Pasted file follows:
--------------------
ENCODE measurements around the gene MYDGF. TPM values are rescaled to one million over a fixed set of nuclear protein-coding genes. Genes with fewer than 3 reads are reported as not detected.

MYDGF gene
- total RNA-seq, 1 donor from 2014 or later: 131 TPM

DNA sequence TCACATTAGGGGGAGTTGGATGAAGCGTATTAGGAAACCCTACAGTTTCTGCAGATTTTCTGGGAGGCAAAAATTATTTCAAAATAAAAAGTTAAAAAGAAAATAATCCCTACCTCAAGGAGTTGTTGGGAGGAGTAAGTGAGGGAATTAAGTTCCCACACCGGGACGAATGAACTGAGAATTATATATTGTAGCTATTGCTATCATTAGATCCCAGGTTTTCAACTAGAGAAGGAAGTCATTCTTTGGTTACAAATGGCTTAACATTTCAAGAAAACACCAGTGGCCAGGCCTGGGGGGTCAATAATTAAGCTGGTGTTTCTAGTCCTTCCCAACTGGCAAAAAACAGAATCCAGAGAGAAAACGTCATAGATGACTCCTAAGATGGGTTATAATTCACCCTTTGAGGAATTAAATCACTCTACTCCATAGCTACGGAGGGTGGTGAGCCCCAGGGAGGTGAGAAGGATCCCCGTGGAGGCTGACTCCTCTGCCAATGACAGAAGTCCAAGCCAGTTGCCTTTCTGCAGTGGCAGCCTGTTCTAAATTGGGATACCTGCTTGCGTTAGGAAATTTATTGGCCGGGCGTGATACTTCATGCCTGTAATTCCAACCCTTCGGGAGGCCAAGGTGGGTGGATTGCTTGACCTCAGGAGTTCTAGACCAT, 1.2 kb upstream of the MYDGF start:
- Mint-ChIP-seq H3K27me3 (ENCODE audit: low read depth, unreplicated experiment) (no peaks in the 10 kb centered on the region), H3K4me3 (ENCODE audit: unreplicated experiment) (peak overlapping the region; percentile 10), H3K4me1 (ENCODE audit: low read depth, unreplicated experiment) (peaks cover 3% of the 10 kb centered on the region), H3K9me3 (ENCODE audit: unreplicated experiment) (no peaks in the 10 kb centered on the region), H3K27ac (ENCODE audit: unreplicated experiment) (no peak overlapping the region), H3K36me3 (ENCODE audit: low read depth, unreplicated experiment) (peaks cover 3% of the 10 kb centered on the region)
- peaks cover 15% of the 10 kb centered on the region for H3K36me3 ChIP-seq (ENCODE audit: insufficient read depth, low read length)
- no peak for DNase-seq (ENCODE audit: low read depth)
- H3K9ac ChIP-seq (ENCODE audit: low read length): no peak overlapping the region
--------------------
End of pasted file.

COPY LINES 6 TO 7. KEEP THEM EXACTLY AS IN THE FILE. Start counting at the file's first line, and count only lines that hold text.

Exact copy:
- peaks cover 15% of the 10 kb centered on the region for H3K36me3 ChIP-seq (ENCODE audit: insufficient read depth, low read length)
- no peak for DNase-seq (ENCODE audit: low read depth)